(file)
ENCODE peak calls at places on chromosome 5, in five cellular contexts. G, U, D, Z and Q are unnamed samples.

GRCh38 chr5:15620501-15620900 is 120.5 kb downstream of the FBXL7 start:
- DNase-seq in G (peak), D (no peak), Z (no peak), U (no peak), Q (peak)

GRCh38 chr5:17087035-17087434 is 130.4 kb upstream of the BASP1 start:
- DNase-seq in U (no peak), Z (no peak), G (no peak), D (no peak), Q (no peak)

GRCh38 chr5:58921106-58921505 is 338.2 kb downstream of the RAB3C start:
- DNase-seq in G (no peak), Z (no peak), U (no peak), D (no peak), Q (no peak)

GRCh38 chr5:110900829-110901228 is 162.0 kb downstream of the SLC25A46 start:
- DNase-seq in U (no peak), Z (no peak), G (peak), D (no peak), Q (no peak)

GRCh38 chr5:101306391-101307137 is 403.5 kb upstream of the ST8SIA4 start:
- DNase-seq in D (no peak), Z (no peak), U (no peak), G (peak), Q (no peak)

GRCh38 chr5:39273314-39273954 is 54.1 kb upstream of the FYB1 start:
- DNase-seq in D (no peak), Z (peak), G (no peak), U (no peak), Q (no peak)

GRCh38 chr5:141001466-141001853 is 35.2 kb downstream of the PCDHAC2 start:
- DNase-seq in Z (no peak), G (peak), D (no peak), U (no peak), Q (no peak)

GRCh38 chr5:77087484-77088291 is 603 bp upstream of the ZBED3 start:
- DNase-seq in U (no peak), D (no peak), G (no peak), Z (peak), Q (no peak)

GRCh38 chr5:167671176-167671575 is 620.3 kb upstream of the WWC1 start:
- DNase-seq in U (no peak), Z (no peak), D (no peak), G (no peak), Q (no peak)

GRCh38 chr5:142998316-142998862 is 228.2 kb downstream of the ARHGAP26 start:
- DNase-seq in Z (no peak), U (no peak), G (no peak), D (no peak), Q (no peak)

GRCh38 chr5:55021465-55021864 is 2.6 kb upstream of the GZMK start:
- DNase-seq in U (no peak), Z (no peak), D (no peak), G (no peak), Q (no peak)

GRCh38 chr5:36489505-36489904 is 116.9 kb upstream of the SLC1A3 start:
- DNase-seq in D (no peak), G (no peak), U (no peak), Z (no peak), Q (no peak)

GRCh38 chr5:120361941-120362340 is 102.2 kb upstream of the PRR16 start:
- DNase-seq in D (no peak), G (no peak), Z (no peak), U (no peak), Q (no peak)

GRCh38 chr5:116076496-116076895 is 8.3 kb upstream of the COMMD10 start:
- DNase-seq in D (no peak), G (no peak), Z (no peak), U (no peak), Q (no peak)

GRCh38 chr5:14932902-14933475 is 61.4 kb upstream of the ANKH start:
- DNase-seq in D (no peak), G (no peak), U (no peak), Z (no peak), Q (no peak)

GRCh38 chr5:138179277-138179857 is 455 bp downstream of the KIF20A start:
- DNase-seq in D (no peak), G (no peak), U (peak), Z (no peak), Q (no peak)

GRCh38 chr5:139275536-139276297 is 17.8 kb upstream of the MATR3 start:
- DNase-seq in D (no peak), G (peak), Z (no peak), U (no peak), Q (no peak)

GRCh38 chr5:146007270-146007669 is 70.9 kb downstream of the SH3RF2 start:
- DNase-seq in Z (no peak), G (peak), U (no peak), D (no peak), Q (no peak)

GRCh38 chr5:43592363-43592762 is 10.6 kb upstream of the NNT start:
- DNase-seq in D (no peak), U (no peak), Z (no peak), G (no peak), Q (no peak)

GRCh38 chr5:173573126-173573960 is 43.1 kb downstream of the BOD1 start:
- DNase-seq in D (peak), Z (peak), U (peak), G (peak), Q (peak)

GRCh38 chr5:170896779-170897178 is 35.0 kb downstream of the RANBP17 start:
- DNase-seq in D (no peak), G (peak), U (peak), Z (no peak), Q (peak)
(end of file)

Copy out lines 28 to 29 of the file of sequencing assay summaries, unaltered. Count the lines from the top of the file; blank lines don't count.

GRCh38 chr5:116076496-116076895 is 8.3 kb upstream of the COMMD10 start:
- DNase-seq in D (no peak), G (no peak), Z (no peak), U (no peak), Q (no peak)